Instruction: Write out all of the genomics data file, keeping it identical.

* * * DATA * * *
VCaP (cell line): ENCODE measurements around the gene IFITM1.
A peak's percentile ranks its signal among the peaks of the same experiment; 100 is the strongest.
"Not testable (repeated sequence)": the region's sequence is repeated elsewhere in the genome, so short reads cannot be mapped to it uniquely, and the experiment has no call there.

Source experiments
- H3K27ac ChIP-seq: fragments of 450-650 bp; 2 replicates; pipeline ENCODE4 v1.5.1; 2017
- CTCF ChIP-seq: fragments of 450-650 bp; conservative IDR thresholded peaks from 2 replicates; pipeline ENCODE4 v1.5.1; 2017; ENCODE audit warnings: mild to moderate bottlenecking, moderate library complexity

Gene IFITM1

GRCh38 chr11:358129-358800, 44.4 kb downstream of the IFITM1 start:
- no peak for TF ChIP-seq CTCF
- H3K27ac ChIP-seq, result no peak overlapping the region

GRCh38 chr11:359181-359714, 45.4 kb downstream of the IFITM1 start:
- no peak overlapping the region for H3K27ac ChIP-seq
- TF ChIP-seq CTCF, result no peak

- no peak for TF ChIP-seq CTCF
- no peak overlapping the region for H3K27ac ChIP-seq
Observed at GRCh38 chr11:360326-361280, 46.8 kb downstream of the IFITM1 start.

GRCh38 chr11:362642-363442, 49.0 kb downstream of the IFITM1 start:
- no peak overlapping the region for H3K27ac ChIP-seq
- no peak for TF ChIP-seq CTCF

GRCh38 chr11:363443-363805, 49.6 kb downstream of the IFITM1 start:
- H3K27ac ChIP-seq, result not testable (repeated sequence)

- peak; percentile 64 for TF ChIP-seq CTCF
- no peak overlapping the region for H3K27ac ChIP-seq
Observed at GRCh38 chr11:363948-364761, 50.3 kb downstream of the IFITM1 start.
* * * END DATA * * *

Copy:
VCaP (cell line): ENCODE measurements around the gene IFITM1.
A peak's percentile ranks its signal among the peaks of the same experiment; 100 is the strongest.
"Not testable (repeated sequence)": the region's sequence is repeated elsewhere in the genome, so short reads cannot be mapped to it uniquely, and the experiment has no call there.

Source experiments
- H3K27ac ChIP-seq: fragments of 450-650 bp; 2 replicates; pipeline ENCODE4 v1.5.1; 2017
- CTCF ChIP-seq: fragments of 450-650 bp; conservative IDR thresholded peaks from 2 replicates; pipeline ENCODE4 v1.5.1; 2017; ENCODE audit warnings: mild to moderate bottlenecking, moderate library complexity

Gene IFITM1

GRCh38 chr11:358129-358800, 44.4 kb downstream of the IFITM1 start:
- no peak for TF ChIP-seq CTCF
- H3K27ac ChIP-seq, result no peak overlapping the region

GRCh38 chr11:359181-359714, 45.4 kb downstream of the IFITM1 start:
- no peak overlapping the region for H3K27ac ChIP-seq
- TF ChIP-seq CTCF, result no peak

- no peak for TF ChIP-seq CTCF
- no peak overlapping the region for H3K27ac ChIP-seq
Observed at GRCh38 chr11:360326-361280, 46.8 kb downstream of the IFITM1 start.

GRCh38 chr11:362642-363442, 49.0 kb downstream of the IFITM1 start:
- no peak overlapping the region for H3K27ac ChIP-seq
- no peak for TF ChIP-seq CTCF

GRCh38 chr11:363443-363805, 49.6 kb downstream of the IFITM1 start:
- H3K27ac ChIP-seq, result not testable (repeated sequence)

- peak; percentile 64 for TF ChIP-seq CTCF
- no peak overlapping the region for H3K27ac ChIP-seq
Observed at GRCh38 chr11:363948-364761, 50.3 kb downstream of the IFITM1 start.